We have a lot to learn from our elders, but young people’s point of view is just as important. They are going to inherit the world currently being (mis)managed by adults, so it’s important for kids to DREAM—to really think about how to shape the world in which they want to live. So many young activists are showing the way right now—standing up and speaking out against injustice, to save the environment. I hope young people learn from my novel that walls and borders don’t have to divide us—we can bridge realms and bring everyone closer together.
While travelling between dimensions is put on hold, what have you been doing during your time at home?
I just moved from Central PA to Illinois, so for the past few weeks I’ve been packing and unpacking. I’ve written a new collection of poetry that will come out this fall (AMERICAN PHOENIX) and I’m trying to finish a middle grade novel-in-verse right now. I’ve done a TON of Zoom presentations so I’m taking a break for a couple of months; that will give me time to explore nearby Chicago, which is the scene of the third Dragons book.
What advice do you have for young readers & writers?
I’ll share some advice James Baldwin once gave: “Trust your experience.” Don’t feel like your family, your community, or your culture isn’t good enough to be featured in a book. I only wrote about White kids when I started writing fantasy because I had never seen anyone who looked like me in a magical story. Now I make sure many different kinds of people are included in my books. This is a nation of dreamers so I encourage everyone to feed their imagination—read books, watch movies, look at art, walk in the park. Soak up as many different ideas as you can and turn them into a unique story that reflects your point of view.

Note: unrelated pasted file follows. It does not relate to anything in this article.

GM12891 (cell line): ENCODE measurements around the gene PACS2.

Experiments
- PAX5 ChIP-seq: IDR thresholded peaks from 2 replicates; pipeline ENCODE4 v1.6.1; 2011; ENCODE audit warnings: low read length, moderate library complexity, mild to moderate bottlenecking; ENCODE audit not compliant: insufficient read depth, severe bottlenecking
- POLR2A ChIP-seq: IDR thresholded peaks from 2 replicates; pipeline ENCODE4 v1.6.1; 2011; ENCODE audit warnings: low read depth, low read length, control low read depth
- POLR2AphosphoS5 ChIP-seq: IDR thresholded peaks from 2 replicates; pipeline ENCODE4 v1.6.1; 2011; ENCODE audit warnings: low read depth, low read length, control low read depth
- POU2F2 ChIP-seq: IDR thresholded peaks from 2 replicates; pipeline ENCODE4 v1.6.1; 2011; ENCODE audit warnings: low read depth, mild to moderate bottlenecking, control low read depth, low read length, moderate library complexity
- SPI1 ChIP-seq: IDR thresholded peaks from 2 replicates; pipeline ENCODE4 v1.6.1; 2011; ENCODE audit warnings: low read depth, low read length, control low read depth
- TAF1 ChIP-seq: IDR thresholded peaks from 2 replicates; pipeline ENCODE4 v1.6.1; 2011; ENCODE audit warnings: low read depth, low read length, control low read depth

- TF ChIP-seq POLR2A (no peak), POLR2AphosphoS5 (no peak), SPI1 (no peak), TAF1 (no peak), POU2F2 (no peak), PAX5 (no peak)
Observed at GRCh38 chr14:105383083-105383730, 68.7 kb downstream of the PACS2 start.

We hope you’re inspired by Zetta’s words, both in this interview and in Dragons in a Bag. We encourage you to continue feeding your imagination, as Zetta suggests, and to come back on Friday for some writing prompts you can munch on. In the meantime, stay curious and kind! Happy reading.